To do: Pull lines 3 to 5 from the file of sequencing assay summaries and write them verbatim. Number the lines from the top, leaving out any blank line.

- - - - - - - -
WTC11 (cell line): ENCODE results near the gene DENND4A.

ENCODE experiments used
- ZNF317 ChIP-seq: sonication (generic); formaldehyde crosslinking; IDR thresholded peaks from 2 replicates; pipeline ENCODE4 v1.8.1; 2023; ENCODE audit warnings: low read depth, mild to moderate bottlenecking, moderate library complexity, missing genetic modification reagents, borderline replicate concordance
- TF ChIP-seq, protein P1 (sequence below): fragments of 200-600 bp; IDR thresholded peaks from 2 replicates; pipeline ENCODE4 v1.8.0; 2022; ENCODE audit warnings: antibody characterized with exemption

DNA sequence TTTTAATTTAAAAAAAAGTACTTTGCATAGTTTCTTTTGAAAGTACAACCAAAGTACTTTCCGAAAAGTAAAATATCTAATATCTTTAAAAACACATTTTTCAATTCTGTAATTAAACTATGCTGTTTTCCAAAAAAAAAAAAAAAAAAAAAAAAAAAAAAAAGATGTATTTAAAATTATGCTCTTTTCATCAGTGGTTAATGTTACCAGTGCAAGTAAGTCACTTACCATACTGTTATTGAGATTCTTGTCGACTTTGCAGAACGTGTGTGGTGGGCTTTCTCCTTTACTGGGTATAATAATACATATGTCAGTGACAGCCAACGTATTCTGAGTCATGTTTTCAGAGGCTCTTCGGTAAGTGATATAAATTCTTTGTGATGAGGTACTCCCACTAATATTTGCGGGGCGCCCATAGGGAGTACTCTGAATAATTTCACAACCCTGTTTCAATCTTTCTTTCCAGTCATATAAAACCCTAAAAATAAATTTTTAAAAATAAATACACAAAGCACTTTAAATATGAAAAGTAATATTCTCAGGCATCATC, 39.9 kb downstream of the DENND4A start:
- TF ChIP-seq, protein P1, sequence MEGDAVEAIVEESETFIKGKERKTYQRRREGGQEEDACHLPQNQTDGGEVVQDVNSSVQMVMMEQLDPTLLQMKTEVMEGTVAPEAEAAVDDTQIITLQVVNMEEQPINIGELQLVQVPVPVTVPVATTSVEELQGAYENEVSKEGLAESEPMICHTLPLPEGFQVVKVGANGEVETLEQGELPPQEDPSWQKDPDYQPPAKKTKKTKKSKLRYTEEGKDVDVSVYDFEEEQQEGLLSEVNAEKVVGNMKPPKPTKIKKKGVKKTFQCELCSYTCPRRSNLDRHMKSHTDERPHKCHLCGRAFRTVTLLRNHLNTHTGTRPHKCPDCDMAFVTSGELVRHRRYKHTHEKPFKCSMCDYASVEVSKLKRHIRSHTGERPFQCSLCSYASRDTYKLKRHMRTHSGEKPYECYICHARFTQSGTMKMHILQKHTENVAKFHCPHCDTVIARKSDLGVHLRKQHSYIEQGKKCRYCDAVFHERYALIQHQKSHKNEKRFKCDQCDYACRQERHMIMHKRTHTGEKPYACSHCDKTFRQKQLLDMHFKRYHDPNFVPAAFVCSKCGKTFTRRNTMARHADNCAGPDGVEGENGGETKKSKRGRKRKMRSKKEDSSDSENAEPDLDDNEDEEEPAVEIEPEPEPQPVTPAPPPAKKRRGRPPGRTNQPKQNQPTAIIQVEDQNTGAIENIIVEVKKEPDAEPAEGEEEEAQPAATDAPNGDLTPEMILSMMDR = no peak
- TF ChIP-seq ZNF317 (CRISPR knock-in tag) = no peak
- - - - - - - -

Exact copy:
- ZNF317 ChIP-seq: sonication (generic); formaldehyde crosslinking; IDR thresholded peaks from 2 replicates; pipeline ENCODE4 v1.8.1; 2023; ENCODE audit warnings: low read depth, mild to moderate bottlenecking, moderate library complexity, missing genetic modification reagents, borderline replicate concordance
- TF ChIP-seq, protein P1 (sequence below): fragments of 200-600 bp; IDR thresholded peaks from 2 replicates; pipeline ENCODE4 v1.8.0; 2022; ENCODE audit warnings: antibody characterized with exemption

DNA sequence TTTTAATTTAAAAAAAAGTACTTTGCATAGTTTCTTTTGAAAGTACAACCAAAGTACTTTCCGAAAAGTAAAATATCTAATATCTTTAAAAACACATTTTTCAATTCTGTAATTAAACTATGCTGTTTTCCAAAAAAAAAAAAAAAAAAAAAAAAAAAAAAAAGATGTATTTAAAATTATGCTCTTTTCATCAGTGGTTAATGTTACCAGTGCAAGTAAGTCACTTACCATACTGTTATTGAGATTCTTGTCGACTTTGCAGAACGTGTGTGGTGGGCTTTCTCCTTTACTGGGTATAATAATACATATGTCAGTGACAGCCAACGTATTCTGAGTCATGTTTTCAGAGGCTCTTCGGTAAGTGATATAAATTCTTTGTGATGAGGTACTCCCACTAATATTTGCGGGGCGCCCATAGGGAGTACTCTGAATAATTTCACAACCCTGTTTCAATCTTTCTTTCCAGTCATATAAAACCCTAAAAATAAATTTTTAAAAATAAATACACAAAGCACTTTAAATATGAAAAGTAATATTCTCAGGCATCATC, 39.9 kb downstream of the DENND4A start: